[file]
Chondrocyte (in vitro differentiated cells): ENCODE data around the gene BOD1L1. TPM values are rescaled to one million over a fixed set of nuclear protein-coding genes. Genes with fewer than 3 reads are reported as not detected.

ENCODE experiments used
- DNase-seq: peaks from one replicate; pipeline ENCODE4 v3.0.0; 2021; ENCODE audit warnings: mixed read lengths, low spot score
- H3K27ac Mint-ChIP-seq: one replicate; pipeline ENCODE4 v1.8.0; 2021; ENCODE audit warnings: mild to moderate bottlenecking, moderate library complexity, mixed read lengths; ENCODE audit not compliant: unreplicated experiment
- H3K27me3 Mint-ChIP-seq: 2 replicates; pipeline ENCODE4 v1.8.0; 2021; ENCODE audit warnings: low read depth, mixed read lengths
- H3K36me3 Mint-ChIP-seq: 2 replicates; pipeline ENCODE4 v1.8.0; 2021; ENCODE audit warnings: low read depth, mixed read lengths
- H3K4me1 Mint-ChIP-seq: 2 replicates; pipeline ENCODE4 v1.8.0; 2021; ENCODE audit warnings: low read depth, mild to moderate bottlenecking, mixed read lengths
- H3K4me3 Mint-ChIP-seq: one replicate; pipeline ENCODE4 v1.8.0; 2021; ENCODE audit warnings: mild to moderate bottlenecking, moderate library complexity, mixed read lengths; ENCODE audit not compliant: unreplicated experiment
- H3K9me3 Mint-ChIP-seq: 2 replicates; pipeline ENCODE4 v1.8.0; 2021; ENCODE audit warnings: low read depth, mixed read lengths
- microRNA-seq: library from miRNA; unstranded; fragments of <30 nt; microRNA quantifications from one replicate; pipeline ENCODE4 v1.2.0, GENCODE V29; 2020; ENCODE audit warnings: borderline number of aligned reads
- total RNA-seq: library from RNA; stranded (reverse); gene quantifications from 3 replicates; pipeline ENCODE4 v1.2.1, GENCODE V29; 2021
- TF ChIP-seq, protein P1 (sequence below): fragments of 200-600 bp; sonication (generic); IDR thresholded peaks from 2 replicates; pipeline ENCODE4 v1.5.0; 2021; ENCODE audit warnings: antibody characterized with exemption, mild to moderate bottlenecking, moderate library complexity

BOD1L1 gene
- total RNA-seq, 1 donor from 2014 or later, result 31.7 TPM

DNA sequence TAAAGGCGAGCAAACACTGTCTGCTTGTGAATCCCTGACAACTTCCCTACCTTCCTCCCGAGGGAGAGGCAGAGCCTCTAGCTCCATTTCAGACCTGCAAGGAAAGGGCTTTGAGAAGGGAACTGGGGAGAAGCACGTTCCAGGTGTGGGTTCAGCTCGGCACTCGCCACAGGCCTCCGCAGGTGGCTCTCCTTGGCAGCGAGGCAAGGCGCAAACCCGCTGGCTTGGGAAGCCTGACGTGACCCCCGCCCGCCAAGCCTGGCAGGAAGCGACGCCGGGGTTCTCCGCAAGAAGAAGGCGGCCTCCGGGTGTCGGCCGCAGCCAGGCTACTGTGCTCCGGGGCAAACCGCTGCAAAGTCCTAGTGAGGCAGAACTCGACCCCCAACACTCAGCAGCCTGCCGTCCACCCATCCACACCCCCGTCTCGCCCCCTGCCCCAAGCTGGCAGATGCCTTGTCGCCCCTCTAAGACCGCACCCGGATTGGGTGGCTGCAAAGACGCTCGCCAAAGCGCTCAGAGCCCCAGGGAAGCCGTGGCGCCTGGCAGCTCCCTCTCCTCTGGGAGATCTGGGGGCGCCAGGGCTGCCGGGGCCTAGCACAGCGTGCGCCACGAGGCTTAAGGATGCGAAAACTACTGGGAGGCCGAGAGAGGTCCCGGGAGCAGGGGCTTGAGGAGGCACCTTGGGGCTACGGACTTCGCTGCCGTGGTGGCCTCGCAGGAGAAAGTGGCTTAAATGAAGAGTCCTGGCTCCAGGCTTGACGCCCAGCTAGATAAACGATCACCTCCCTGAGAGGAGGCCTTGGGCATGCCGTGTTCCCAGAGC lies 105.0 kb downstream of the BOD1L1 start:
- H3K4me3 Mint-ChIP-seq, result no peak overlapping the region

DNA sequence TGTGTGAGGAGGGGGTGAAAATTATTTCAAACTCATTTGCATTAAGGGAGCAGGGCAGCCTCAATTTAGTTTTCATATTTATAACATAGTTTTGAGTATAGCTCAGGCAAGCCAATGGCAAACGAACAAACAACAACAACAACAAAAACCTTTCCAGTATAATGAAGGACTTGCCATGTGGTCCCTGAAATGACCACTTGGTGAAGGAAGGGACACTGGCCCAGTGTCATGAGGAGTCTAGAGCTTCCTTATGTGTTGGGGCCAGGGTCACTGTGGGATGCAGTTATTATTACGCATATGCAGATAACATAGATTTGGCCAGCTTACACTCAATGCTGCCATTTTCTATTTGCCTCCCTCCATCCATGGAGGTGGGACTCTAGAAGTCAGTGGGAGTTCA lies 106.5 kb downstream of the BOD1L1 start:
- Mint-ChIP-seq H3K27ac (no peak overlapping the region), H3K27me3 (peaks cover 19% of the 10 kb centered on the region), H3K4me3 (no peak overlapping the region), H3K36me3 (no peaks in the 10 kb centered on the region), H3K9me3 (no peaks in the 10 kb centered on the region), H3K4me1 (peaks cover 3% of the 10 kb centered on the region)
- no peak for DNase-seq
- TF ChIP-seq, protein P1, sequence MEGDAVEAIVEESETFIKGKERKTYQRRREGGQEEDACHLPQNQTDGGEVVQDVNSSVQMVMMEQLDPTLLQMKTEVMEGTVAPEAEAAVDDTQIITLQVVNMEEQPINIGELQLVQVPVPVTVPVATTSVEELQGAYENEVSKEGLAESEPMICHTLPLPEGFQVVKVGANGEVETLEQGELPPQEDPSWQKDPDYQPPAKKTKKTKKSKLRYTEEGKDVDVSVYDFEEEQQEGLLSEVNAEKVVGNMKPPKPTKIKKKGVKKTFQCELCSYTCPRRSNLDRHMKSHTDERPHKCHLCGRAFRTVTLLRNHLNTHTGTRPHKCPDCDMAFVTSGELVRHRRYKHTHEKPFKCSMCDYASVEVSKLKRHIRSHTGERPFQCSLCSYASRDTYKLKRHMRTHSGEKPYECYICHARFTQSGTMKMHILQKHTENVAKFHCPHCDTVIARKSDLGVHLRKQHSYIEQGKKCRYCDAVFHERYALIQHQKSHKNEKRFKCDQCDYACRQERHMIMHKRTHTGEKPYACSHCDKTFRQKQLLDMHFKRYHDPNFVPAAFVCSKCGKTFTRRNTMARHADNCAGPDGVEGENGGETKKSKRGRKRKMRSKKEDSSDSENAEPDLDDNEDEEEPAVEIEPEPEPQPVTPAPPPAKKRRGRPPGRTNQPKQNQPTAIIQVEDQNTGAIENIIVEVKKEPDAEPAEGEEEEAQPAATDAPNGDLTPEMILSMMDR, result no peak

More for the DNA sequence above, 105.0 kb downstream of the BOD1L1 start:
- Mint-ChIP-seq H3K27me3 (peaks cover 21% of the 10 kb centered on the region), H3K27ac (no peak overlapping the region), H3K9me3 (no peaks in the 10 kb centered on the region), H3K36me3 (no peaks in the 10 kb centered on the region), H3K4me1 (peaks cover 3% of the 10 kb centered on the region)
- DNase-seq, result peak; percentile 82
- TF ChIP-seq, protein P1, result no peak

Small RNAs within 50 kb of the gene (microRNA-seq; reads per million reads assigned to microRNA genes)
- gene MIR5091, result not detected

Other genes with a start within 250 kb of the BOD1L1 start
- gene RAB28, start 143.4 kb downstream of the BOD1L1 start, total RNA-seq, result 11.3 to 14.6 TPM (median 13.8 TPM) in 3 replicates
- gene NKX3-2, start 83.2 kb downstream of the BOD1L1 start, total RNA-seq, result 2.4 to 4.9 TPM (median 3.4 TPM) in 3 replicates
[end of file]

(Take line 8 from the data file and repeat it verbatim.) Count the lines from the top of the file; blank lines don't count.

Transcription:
- H3K4me3 Mint-ChIP-seq: one replicate; pipeline ENCODE4 v1.8.0; 2021; ENCODE audit warnings: mild to moderate bottlenecking, moderate library complexity, mixed read lengths; ENCODE audit not compliant: unreplicated experiment